TABLE 1__________________________________________________________________________EFFECT OF PROPYLENE GLYCOL ALGINATE (PGA) ADDITION ONPASTA QUALITY       DOUGH       MOISTURE     COOKING                          YIELDPRODUCT  SAMPLE       %     PGA1 wgt. %                    LOSS %                          %   TEXTURE2__________________________________________________________________________Elbows 649  28    None   8.96  231 3.0             (Control)Elbows 661  30    0.5 PGA                    7.32  242 4.0             HydratedElbows 665  28    0.25 PGA                    7.89  246 4.0             HydratedElbows 652  28    1.0 PGA                    8.97  267 3.5             Dry BlendedElbows 664  28    0.1 PGA             Hydrated                    8.00  246 3.5Elbows - high fiber content 19% by weight  657  32    1.0 PGA                    7.96  217 3.5             HydratedSpaghetti  654  28    0.5 PGA                    6.45  178 4.5             HydratedSpaghetti  542  28    None   7.46  151 3.5Whole Wheat  658  32    0.5 PGA                    8.58  194 3.5Spaghetti         HydratedWhole Wheat  577-B       30    None   8.14  167 3.0SpaghettiFiberoni  659  32    None   10.04 175 2.0SpaghettiControlTest   660  32    1.0 PGA                    6.82  171 4.0             Hydrated__________________________________________________________________________ 1 PGA = weight of propylene glycol alginate divided by weight of flour  100. 2 A subjective test by five experienced pasta evaluations in which 5 = Excellent; 4 = Very Good; 3 = Good; 2 = Poor; 1 = Very Poor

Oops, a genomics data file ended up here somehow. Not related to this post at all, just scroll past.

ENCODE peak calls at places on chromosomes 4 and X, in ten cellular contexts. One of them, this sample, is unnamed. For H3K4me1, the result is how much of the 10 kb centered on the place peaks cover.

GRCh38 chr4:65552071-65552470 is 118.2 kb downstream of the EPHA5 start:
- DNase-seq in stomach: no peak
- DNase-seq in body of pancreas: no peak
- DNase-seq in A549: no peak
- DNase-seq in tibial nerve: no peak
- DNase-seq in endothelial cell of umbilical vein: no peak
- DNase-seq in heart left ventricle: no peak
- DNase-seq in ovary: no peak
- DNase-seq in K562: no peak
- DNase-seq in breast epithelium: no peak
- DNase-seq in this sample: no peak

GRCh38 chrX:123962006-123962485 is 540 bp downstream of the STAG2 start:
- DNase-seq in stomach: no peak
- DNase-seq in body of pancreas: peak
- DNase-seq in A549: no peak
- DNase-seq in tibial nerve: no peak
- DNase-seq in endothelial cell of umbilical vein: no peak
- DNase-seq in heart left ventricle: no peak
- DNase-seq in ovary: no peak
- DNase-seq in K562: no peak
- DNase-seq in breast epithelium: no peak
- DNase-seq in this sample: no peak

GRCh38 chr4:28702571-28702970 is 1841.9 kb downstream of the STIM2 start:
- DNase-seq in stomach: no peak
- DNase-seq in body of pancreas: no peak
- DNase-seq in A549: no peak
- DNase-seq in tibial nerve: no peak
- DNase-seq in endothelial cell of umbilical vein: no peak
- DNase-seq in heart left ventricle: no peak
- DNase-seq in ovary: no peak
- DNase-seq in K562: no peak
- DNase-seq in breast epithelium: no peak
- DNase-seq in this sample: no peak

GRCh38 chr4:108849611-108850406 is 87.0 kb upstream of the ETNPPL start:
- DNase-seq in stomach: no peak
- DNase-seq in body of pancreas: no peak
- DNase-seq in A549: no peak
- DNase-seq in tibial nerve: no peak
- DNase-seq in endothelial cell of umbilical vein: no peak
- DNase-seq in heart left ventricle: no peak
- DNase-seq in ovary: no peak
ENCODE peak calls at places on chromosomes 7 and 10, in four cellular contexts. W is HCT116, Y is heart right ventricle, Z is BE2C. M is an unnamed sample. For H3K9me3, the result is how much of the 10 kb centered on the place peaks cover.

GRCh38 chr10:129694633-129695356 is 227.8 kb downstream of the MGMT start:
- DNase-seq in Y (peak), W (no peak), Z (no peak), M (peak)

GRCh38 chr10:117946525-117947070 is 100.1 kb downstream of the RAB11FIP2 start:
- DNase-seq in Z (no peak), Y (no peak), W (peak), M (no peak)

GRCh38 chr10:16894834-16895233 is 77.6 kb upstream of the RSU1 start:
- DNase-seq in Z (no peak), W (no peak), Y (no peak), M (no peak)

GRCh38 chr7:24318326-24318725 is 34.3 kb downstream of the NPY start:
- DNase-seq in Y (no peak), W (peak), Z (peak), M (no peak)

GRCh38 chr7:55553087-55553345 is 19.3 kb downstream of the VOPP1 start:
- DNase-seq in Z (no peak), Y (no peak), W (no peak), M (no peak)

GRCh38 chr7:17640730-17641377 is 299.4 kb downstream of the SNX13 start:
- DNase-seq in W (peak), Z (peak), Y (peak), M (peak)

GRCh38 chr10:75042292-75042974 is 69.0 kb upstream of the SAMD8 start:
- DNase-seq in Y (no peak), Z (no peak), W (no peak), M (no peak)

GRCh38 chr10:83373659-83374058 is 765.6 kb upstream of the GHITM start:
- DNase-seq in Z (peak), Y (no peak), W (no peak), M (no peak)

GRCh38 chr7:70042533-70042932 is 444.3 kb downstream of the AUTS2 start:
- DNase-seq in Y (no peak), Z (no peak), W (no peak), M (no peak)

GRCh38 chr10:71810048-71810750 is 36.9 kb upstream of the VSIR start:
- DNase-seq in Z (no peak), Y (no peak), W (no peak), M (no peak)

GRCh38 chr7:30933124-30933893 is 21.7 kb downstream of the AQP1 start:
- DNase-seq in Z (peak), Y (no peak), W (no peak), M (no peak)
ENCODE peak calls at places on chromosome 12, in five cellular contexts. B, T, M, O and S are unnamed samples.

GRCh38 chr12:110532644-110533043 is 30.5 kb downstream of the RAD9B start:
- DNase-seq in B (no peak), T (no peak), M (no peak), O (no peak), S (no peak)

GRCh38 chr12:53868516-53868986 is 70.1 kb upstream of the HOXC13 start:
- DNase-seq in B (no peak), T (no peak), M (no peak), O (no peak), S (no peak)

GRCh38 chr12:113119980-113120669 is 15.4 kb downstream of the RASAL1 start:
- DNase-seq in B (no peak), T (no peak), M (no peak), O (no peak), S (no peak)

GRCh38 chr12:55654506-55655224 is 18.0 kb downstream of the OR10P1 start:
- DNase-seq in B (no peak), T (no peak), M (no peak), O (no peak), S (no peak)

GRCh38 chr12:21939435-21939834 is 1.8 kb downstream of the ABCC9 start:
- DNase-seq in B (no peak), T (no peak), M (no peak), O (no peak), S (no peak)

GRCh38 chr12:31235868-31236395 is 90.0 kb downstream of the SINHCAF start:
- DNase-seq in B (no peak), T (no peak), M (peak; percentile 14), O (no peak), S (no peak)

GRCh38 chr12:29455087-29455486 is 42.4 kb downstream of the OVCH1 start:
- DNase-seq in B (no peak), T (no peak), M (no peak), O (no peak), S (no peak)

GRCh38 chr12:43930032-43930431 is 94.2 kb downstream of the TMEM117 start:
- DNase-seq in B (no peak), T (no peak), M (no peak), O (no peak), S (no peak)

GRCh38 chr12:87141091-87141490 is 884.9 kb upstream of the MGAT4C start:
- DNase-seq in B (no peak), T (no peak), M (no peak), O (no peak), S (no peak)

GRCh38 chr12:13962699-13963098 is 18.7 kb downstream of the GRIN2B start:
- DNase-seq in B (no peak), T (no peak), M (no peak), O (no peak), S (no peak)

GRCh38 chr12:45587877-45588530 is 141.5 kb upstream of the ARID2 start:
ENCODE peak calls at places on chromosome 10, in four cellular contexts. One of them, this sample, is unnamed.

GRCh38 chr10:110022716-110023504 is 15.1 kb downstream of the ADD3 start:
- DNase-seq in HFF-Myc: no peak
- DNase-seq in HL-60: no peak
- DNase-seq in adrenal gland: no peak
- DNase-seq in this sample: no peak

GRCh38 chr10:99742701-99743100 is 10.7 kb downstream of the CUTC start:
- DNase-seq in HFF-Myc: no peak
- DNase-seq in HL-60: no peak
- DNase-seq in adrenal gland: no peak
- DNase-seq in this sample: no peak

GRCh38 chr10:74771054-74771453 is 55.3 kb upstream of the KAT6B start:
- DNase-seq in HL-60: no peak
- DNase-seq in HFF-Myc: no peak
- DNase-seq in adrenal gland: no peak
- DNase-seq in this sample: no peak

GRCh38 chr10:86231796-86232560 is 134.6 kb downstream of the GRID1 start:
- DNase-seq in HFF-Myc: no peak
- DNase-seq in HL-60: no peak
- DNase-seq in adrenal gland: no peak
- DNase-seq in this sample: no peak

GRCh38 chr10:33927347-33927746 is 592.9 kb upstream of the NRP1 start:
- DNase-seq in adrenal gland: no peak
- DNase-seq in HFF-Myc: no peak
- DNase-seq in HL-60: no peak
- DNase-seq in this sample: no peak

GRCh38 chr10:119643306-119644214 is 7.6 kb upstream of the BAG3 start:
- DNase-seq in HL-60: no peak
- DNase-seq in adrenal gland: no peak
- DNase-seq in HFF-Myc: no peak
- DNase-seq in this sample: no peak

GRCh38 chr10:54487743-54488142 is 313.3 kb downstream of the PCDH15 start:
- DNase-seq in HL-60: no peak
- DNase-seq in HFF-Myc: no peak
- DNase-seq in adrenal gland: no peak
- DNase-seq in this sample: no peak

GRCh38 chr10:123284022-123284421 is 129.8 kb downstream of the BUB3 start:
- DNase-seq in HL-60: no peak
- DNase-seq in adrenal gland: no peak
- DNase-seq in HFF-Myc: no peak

TABLE 2__________________________________________________________________________COOKING VARIATIONS      DOUGH      MOISTURE    COOKING                        YIELDPRODUCT SAMPLE      %     PGA wgt. %                  LOSS %                        %   TEXTURE*__________________________________________________________________________Elbows 661  30    0.5 PGA            HydratedConventional-Drain Step - 12 min                  7.32  242 4.0(No drain) Stove Top One Step Cook - 8 min                  3.49  172 4.0Microwave Cooking - 10 min                  4.15  178 4.0Elbows 664  28    0.1 PGA            HydratedConventional-Drain Step - 12 min                  8.00  246 3.5Stove Top One Step Cook - 8 min                  3.34  178 3.5Microwave Cooking - 10 min                  4.25  184 3.5Elbows 671  28    0.5 PGA                  9.19  274 3.5            Hydrated            1% DI SOD. Phosphate (for high yield)__________________________________________________________________________ *5 = Excellent; 4 = Very Good; 3 = Good; 2 = Poor; 1 = Very Poor